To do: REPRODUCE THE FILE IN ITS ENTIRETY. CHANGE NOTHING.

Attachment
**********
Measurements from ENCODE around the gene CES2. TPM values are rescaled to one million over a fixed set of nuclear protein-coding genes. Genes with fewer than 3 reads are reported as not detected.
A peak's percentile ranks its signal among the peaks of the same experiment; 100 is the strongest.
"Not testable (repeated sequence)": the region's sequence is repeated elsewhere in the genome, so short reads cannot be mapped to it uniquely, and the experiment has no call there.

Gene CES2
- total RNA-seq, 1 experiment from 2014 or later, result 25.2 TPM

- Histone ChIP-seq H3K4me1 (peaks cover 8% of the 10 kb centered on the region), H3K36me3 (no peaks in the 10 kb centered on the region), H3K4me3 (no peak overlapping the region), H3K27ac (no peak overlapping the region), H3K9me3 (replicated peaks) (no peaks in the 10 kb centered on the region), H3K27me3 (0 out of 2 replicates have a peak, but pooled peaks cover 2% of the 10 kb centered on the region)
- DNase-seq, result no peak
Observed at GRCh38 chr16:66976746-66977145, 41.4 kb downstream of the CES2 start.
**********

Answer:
Measurements from ENCODE around the gene CES2. TPM values are rescaled to one million over a fixed set of nuclear protein-coding genes. Genes with fewer than 3 reads are reported as not detected.
A peak's percentile ranks its signal among the peaks of the same experiment; 100 is the strongest.
"Not testable (repeated sequence)": the region's sequence is repeated elsewhere in the genome, so short reads cannot be mapped to it uniquely, and the experiment has no call there.

Gene CES2
- total RNA-seq, 1 experiment from 2014 or later, result 25.2 TPM

- Histone ChIP-seq H3K4me1 (peaks cover 8% of the 10 kb centered on the region), H3K36me3 (no peaks in the 10 kb centered on the region), H3K4me3 (no peak overlapping the region), H3K27ac (no peak overlapping the region), H3K9me3 (replicated peaks) (no peaks in the 10 kb centered on the region), H3K27me3 (0 out of 2 replicates have a peak, but pooled peaks cover 2% of the 10 kb centered on the region)
- DNase-seq, result no peak
Observed at GRCh38 chr16:66976746-66977145, 41.4 kb downstream of the CES2 start.